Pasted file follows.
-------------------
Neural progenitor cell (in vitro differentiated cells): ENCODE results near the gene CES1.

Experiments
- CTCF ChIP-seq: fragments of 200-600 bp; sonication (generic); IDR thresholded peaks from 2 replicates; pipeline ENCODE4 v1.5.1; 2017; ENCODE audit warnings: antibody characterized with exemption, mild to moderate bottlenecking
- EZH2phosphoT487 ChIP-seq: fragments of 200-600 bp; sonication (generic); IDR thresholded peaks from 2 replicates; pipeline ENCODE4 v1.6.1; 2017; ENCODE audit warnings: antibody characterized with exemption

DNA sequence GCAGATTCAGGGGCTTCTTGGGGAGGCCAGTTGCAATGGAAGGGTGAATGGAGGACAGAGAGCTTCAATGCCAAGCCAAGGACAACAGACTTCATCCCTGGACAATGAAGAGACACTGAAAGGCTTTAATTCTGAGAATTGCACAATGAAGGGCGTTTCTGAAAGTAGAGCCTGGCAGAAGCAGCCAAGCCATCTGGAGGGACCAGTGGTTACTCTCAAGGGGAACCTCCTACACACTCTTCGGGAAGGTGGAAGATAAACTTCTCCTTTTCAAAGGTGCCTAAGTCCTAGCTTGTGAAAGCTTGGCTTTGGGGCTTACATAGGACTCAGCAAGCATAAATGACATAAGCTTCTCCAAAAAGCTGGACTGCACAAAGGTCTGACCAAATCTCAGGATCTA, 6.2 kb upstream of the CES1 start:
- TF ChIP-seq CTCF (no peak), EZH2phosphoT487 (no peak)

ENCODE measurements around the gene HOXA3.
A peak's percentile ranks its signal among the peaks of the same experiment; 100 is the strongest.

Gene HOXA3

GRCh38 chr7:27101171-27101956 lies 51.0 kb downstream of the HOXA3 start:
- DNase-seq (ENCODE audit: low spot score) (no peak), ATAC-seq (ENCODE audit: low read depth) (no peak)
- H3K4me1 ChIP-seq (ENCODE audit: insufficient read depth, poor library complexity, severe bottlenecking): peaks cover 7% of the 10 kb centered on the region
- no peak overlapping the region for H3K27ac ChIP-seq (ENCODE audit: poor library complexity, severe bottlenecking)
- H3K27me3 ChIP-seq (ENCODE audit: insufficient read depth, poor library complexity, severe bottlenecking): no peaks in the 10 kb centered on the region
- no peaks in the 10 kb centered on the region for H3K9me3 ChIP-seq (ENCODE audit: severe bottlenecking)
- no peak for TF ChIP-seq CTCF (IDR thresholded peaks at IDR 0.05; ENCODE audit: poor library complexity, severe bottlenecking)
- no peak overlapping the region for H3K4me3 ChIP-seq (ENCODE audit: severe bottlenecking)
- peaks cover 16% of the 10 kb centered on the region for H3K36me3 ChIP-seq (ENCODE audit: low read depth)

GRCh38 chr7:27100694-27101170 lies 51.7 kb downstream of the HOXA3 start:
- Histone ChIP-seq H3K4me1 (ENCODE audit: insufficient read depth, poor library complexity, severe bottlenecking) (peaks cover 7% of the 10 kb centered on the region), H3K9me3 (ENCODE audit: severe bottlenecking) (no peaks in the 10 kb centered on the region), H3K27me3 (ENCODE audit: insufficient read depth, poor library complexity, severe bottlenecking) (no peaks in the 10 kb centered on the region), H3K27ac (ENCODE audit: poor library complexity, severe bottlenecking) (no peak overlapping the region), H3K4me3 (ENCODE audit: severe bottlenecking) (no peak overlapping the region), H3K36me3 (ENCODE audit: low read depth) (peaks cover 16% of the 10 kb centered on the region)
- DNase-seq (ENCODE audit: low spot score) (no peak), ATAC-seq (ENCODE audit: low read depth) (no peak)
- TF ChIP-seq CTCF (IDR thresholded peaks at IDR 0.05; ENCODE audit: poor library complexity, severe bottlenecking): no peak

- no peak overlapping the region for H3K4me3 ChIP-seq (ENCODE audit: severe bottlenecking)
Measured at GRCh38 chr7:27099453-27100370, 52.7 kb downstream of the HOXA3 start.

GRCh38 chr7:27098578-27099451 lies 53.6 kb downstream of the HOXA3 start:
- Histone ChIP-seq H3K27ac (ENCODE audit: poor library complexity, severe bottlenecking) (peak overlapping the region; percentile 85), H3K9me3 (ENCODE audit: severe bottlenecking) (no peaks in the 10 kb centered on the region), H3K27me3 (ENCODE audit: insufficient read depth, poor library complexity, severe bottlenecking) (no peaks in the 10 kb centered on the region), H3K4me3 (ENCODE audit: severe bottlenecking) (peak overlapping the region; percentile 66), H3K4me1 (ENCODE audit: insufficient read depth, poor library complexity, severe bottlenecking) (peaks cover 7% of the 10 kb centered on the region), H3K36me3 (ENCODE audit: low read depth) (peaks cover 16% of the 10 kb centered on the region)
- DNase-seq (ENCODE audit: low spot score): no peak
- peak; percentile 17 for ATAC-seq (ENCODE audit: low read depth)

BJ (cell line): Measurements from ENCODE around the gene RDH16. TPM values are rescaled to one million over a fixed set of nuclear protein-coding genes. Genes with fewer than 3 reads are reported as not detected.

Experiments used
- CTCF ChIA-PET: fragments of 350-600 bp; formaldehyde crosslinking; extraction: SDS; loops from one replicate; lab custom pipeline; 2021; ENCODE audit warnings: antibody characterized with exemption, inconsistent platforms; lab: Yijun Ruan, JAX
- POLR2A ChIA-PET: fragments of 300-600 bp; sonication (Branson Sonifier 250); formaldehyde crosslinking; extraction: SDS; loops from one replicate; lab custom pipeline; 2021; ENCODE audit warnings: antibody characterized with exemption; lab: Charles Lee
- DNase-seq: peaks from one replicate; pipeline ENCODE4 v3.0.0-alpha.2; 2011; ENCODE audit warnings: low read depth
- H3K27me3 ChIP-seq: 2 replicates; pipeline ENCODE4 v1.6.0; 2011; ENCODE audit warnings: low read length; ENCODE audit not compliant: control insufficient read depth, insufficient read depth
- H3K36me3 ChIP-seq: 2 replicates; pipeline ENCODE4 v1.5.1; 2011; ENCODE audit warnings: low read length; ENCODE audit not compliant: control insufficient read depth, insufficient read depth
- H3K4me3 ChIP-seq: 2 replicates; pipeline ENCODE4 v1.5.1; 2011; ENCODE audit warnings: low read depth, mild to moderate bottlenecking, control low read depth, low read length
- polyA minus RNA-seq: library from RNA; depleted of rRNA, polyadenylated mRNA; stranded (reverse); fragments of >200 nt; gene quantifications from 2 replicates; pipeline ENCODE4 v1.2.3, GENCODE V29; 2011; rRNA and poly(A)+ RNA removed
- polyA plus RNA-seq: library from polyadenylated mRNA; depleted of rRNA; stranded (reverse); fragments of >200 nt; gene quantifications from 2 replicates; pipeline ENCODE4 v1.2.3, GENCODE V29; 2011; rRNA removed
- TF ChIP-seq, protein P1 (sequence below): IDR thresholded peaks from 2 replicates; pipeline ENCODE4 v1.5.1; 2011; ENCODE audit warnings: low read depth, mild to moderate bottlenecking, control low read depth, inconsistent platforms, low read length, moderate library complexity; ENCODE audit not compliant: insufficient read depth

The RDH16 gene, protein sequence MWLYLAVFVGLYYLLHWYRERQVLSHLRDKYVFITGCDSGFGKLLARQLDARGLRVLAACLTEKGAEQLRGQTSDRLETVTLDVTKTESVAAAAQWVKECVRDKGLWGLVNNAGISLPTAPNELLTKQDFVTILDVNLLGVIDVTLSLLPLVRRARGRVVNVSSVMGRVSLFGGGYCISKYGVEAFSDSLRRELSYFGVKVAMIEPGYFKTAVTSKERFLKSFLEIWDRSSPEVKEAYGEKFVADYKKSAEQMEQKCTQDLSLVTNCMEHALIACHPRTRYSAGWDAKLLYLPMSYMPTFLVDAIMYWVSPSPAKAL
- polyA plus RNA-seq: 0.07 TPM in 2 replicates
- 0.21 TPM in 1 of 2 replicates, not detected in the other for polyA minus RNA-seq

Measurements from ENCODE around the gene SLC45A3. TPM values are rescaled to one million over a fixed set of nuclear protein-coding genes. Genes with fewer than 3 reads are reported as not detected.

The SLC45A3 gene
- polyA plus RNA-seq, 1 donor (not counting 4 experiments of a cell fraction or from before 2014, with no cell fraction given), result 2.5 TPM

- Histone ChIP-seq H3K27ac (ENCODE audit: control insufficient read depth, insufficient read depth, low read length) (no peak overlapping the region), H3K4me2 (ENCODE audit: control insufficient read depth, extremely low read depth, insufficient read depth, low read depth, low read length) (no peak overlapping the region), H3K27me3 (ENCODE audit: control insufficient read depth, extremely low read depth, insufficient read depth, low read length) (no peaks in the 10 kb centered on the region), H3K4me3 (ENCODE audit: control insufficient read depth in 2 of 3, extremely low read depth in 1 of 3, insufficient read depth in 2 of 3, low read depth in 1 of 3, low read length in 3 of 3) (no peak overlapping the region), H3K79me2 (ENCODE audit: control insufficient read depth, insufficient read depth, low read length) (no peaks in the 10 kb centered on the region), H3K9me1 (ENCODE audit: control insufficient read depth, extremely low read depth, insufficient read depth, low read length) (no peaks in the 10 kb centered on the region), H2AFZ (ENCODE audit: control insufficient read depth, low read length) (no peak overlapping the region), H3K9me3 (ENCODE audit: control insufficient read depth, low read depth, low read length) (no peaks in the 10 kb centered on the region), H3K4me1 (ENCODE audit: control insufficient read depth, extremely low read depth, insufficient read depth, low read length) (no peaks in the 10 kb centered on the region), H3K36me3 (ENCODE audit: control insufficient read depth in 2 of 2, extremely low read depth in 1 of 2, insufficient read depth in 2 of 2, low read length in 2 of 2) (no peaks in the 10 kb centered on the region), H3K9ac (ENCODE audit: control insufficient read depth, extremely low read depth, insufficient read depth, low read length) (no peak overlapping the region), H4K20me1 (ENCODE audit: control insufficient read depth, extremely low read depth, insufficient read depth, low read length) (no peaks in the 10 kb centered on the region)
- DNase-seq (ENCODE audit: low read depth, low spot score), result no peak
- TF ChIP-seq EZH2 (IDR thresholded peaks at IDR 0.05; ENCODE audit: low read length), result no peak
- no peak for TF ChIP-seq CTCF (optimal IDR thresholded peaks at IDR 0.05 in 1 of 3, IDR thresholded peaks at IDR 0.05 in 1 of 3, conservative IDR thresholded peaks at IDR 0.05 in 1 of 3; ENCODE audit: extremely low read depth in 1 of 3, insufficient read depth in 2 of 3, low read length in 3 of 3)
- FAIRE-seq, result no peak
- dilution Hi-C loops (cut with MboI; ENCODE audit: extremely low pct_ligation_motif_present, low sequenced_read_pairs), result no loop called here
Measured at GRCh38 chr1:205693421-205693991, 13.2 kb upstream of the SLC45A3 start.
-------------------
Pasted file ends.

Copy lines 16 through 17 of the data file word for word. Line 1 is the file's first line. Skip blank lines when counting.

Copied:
- no peak for TF ChIP-seq CTCF (IDR thresholded peaks at IDR 0.05; ENCODE audit: poor library complexity, severe bottlenecking)
- no peak overlapping the region for H3K4me3 ChIP-seq (ENCODE audit: severe bottlenecking)